Canada’s High Commission installs gender-neutral toilet so ‘all visitors feel comfortable’
Canada’s High Commission to the UK in London has installed a gender-neutral toilet.
Canada House in Trafalgar Square is one of the most famous diplomatic outposts in the UK, home to Canada’s High Commission.
Staff at the High Commission revealed this week that an “all-gender toilet” has been installed in the historic building, to provide a trans-inclusive environment.
A spokesperson explained to PinkNews that the toilet was suggested by an adviser to Canadian Prime Minister Justin Trudeau while on a visit to London.
The idea was born when Canadian MP Randy Boissonnault, who advises Mr Trudeau on LGBT issues, was in London to meet with LGBT activists.
The spokesperson added: “As Canada engages with transgender activists on a regular basis, it made infinite sense for us to be able to offer suitable toilet facilities here at Canada House in order to ensure that all visitors to our building are welcomed and feel comfortable.
“A facility on our ground floor, accessible to both visitors and staff, is our new gender-neutral bathroom.”
Gendered toilets remain available elsewhere, throughout the embassy.
Canada House is not the first iconic London landmark to introduce gender-neutral loos.
Gender-neutral toilets were recently introduced in the cinema at the Barbican Centre, a Grade II listed building that is world-famous for its Brutalist architecture.
Though gendered toilets remain available elsewhere in the complex, the Barbican’s decision attracted fury after false claims that all female toilets had been removed from the complex to make way for gender neutral ones.
Mr Boissonnault is one of six openly LGBT MPs serving in the Canadian Parliament, and is the first openly gay MP elected in Alberta.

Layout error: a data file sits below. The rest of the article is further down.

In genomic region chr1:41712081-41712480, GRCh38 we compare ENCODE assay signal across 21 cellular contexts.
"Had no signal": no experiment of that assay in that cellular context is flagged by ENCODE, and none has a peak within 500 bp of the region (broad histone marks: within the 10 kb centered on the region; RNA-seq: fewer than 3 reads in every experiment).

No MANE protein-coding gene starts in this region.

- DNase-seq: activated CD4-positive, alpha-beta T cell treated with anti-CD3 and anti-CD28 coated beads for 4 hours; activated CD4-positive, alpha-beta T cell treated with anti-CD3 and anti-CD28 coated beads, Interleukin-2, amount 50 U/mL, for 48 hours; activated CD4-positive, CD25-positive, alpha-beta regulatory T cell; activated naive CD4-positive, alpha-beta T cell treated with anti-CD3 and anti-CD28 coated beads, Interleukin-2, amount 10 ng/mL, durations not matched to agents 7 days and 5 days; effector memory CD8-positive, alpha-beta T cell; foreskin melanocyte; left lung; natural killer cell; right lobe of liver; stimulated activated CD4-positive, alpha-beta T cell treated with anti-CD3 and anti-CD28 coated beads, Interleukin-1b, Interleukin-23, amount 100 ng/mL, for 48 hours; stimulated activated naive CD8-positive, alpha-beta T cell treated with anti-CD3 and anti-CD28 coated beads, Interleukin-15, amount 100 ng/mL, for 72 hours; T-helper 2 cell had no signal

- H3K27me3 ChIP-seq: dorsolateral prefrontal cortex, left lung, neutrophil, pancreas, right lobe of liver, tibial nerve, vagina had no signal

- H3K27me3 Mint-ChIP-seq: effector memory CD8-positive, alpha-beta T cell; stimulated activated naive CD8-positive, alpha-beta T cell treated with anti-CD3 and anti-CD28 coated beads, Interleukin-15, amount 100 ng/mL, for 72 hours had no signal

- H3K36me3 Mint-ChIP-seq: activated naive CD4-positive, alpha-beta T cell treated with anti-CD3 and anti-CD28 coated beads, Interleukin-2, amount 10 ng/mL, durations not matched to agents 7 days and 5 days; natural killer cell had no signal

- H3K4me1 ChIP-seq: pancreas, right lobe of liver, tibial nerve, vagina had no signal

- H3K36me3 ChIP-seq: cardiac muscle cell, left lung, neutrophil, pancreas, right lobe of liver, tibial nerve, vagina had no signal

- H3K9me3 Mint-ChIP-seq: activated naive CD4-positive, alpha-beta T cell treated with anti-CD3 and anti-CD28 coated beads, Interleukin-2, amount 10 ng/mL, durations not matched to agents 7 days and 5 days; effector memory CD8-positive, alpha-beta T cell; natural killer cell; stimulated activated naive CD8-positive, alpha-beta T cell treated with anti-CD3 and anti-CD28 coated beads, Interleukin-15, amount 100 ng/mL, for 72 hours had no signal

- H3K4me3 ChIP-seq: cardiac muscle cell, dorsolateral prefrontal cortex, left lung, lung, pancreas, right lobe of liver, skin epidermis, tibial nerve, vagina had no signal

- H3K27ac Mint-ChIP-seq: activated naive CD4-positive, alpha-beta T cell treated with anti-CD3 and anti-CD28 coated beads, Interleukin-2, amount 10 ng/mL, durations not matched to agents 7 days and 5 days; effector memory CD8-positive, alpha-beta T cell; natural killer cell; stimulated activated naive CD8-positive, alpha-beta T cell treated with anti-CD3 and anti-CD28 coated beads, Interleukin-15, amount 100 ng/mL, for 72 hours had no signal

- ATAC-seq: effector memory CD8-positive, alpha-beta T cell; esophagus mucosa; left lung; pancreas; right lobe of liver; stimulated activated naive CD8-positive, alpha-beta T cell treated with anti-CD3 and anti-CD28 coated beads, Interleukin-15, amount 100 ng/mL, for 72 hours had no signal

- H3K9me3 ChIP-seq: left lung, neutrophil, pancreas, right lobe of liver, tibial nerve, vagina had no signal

He was handed the role advising Prime Minister Trudeau on equality issues last year.
At the time, Prime Minister Trudeau said: “We have made great strides in securing legal rights for the LGBTQ2 community in Canada – from enshrining equality rights in the Charter to the passage of the Civil Marriage Act.
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“But the fight to end discrimination is not over and a lot of hard work still needs to be done. Canadians know our country is made stronger because of our diversity, not in spite of it.”
Mr Boissonnault said: “I will work hard with the Prime Minister and the LGBTQ2 community to advance and protect their rights and address historical injustices they have endured.
“I look forward to collaborating closely with Egale and other organizations in the coming months to advance the government’s agenda for equality.”
A government release explained: “Mr. Boissonnault’s principal role will be to advise the Prime Minister on the development and co-ordination of the Government of Canada’s LGBTQ2 agenda.
“This will include working with LGBTQ2 organizations from across the country to promote equality for the LGBTQ2 community, protect the rights of its members, and address discrimination against them – both historical and current.”
In related news, Canada’s High Commissioner Janice Charette will march with staff in the Pride in London for the first time this year.